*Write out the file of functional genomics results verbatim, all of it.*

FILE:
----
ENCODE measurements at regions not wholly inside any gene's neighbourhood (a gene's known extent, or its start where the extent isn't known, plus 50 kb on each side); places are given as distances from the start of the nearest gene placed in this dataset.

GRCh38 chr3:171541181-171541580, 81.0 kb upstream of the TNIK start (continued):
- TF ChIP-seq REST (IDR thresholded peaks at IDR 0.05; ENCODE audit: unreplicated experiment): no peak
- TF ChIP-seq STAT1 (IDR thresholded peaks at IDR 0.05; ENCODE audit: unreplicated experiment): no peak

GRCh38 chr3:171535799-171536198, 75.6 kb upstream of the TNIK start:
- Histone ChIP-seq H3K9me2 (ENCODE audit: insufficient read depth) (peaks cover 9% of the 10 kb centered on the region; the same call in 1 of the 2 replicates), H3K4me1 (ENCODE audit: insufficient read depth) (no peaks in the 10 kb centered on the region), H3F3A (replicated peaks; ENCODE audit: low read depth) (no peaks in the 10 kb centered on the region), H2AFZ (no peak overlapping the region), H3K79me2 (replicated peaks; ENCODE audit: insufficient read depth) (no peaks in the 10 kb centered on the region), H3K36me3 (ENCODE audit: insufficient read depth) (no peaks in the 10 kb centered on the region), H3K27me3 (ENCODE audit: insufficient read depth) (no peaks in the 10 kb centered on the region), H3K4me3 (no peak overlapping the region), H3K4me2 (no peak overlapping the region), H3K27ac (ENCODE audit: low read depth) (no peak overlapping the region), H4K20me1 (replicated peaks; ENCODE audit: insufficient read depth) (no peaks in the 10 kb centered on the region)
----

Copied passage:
ENCODE measurements at regions not wholly inside any gene's neighbourhood (a gene's known extent, or its start where the extent isn't known, plus 50 kb on each side); places are given as distances from the start of the nearest gene placed in this dataset.

GRCh38 chr3:171541181-171541580, 81.0 kb upstream of the TNIK start (continued):
- TF ChIP-seq REST (IDR thresholded peaks at IDR 0.05; ENCODE audit: unreplicated experiment): no peak
- TF ChIP-seq STAT1 (IDR thresholded peaks at IDR 0.05; ENCODE audit: unreplicated experiment): no peak

GRCh38 chr3:171535799-171536198, 75.6 kb upstream of the TNIK start:
- Histone ChIP-seq H3K9me2 (ENCODE audit: insufficient read depth) (peaks cover 9% of the 10 kb centered on the region; the same call in 1 of the 2 replicates), H3K4me1 (ENCODE audit: insufficient read depth) (no peaks in the 10 kb centered on the region), H3F3A (replicated peaks; ENCODE audit: low read depth) (no peaks in the 10 kb centered on the region), H2AFZ (no peak overlapping the region), H3K79me2 (replicated peaks; ENCODE audit: insufficient read depth) (no peaks in the 10 kb centered on the region), H3K36me3 (ENCODE audit: insufficient read depth) (no peaks in the 10 kb centered on the region), H3K27me3 (ENCODE audit: insufficient read depth) (no peaks in the 10 kb centered on the region), H3K4me3 (no peak overlapping the region), H3K4me2 (no peak overlapping the region), H3K27ac (ENCODE audit: low read depth) (no peak overlapping the region), H4K20me1 (replicated peaks; ENCODE audit: insufficient read depth) (no peaks in the 10 kb centered on the region)